Estimates of Direct Health Care Expenditures Among Individuals With Shoulder Dysfunction in the United States.
Johnson MP, Crossley KL, O’Neil ME, Al-Zakwani IS.

Introduction/Purpose: Shoulder pain is a common musculoskeletal condition that frequently requires the attention of health care professionals, including physical therapists (PT). Prevalence of shoulder pain in the general population has been estimated to range from 1.7% to over 25%. Shoulder problems accounted for approximately 12 million visits to physicians’ offices in 2000, as well as substantially contributing to the $215 billion overall cost of musculoskeletal disorders in the U.S. Overall costs include lost productivity, disability payments and direct health care expenditures. Despite its pervasiveness, there is little information regarding the direct health care costs associated with shoulder pathology in the U.S. The Medical Expenditure Panel Survey (MEPS) is a nationally representative survey, consisting of four components. Variables within the Household Component (HC) (i.e. provider, services rendered, ICD-9-CM, cost related to treatment, etc.) provide data relevant to this type of a cost analysis. The purpose of this study was to estimate direct health care expenditures associated with shoulder dysfunction and describe population characteristics using data from the 2000 MEPS. Methods /Subjects: A secondary analysis of the 2000 MEPS HC using the Outpatient and Office-based Medical Provider Visits sections was performed. The population comprised survey respondents identified by ICD-9 codes related to musculoskeletal shoulder dysfunction, specifically: 726, 810, 811, 812, 831, 840, 880, 912, 923, 927, and 955.  The weighted sample size represented 4 million individuals. Results: Descriptive statistics were used to calculate 1) total expenditures, 2) total expenditures/episode of care, 3) total visits, 4) total visits per provider type and 5) frequencies by age, gender, race, health status and education level. The total direct costs for shoulder dysfunction in 2000 were $7 billion dollars. The mean costs per episode of care were $1,667 and $3,011 in the outpatient and hospital-based settings respectively. These costs resulted from 21 million visits, most of which were provided by physicians (11 million) and PT’s (7.5 million).  The mean age (SD) of the population was 46.5 (19.1) years, with over 60% in the range of 22 – 59 years. Most reported being in good to excellent health (>80%), 57% were female, less than 25% had a college degree and the majority was Caucasian (89%).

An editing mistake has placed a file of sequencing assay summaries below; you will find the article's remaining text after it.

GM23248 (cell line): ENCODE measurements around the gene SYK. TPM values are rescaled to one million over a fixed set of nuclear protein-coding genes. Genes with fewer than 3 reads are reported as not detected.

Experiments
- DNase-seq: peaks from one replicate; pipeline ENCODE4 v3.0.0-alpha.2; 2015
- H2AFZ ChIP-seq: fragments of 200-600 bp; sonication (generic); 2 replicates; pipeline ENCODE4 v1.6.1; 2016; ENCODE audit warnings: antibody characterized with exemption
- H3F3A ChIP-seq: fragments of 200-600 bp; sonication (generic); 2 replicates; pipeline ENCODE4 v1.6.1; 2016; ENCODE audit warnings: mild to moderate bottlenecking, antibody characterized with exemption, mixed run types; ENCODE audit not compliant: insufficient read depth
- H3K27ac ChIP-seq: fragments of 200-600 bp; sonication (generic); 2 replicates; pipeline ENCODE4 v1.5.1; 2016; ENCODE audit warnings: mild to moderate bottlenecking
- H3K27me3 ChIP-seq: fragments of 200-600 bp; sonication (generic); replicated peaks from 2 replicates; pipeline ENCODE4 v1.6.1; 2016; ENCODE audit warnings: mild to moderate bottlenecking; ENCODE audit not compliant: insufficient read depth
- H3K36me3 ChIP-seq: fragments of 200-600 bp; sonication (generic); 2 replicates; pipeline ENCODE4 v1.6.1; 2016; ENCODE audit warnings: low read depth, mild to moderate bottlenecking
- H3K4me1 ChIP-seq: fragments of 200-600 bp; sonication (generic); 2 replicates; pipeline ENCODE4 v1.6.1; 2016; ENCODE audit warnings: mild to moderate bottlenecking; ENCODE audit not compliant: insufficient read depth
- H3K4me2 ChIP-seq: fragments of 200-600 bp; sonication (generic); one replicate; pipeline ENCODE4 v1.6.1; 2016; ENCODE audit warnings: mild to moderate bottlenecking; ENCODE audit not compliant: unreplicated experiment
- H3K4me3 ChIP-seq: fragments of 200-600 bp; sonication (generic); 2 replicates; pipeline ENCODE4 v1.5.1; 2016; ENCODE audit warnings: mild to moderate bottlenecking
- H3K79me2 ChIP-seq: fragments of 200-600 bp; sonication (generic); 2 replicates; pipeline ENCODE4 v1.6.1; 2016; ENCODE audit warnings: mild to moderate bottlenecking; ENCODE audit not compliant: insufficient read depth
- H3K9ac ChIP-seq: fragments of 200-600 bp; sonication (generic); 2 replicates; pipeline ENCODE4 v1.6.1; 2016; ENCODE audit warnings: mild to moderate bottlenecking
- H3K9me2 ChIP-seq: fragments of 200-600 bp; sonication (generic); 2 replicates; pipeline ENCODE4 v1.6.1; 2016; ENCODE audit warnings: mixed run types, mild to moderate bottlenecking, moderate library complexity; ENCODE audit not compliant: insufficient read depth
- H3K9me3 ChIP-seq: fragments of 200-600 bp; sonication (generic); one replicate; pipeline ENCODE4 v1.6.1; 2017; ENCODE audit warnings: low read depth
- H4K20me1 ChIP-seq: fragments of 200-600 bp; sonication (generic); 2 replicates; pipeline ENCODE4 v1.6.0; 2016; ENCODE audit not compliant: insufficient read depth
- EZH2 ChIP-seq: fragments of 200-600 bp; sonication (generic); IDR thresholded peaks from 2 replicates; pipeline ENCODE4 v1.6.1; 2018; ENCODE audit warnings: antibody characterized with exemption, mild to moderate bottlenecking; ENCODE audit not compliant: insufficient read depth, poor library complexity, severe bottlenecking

Conclusion: $39 billion dollars were spent in total direct care costs for patients with musculoskeletal disease in 2000. Therefore, shoulder dysfunction represents nearly 19% of all direct care costs associated with musculoskeletal disease. Those most affected appear to be within the working class segment of the population.

Clinical Implications: As advocates for our patients and profession, we are working hard to build an evidentiary base to support our clinical practice. This study identifies the magnitude of the problem related to specific costs for shoulder care. Therefore, it should help in elevating the priority for and promoting greater funding and support of further research into the area of shoulder dysfunction.